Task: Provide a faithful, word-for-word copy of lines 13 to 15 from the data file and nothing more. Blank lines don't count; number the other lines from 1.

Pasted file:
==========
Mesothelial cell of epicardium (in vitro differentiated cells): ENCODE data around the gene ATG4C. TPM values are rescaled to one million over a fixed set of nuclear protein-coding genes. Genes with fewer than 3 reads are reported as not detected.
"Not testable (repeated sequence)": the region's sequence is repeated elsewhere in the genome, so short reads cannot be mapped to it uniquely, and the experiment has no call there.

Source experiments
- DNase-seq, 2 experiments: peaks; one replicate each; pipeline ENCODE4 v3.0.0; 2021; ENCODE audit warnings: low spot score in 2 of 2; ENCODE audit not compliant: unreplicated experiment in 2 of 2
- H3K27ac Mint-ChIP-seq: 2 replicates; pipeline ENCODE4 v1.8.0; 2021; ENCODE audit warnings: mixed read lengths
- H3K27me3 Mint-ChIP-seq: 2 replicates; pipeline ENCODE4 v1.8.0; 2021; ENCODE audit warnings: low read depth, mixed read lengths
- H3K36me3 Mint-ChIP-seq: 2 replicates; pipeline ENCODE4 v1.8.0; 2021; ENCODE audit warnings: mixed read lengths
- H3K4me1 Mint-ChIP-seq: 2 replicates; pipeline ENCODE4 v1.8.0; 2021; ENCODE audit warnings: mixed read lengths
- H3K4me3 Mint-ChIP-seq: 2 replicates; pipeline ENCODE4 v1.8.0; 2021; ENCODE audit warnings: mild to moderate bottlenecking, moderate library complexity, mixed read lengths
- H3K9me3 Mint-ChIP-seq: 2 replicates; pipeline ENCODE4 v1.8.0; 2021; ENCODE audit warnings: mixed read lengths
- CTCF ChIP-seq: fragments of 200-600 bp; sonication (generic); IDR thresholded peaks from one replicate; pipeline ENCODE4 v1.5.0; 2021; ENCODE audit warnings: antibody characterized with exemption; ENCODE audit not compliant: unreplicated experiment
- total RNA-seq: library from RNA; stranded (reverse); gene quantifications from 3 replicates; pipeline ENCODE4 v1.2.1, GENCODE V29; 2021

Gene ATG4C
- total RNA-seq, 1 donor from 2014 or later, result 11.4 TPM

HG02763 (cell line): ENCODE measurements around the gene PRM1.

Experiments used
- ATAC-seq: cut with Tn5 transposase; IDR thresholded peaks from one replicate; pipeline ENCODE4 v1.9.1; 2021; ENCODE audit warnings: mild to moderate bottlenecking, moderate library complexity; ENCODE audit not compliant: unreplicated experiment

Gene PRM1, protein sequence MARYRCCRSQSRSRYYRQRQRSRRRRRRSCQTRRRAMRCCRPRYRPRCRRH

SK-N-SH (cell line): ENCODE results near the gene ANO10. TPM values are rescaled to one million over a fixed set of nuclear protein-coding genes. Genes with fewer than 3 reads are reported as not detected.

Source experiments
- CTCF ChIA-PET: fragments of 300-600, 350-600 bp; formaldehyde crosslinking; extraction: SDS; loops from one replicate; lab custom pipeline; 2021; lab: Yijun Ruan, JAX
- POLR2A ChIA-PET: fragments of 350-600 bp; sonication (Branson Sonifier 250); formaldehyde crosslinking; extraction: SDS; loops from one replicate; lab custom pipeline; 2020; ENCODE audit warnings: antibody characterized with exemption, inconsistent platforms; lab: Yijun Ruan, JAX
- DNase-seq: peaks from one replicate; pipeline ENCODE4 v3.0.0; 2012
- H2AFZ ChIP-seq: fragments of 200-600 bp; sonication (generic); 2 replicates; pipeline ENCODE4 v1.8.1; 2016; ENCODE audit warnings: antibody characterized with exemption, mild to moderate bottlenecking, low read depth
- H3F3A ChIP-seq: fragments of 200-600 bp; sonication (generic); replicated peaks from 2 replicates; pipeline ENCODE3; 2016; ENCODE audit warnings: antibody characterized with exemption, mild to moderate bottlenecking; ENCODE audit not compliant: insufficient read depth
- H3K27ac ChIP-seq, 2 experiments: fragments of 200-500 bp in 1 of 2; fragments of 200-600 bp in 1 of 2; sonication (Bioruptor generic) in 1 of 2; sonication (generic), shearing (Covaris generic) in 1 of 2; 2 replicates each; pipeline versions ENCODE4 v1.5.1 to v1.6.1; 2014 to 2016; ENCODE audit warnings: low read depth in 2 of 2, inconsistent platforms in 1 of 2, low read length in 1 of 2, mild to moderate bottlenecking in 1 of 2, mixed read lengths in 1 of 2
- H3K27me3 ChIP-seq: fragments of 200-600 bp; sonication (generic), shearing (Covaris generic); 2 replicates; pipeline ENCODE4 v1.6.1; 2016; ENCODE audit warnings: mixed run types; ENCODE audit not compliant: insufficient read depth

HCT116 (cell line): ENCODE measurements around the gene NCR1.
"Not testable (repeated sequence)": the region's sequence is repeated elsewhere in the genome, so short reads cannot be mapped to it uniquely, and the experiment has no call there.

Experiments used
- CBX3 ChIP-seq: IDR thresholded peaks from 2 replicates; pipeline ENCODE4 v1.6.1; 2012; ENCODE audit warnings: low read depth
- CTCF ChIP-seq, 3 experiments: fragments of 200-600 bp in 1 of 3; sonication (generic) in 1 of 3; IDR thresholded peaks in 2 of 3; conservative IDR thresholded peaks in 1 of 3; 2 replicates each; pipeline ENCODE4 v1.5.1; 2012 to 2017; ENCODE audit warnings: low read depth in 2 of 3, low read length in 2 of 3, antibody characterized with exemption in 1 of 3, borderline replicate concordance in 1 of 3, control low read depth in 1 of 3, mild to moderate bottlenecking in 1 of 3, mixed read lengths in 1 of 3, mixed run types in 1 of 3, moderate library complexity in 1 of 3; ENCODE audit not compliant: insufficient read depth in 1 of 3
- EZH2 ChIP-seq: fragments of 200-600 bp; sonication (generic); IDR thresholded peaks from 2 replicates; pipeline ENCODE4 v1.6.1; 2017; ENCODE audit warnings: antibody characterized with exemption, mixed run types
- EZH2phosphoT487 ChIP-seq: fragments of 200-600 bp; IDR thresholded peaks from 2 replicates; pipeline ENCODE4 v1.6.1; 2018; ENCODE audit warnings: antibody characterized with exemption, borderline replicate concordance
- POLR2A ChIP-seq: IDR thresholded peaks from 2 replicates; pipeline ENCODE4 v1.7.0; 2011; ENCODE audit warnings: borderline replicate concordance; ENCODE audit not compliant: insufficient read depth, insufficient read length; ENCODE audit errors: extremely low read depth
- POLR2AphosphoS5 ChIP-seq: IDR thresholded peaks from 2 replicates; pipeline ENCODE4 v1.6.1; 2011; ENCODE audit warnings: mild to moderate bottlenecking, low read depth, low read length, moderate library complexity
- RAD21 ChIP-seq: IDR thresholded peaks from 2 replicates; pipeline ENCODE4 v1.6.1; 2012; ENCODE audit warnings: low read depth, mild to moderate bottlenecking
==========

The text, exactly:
Gene ATG4C
- total RNA-seq, 1 donor from 2014 or later, result 11.4 TPM

HG02763 (cell line): ENCODE measurements around the gene PRM1.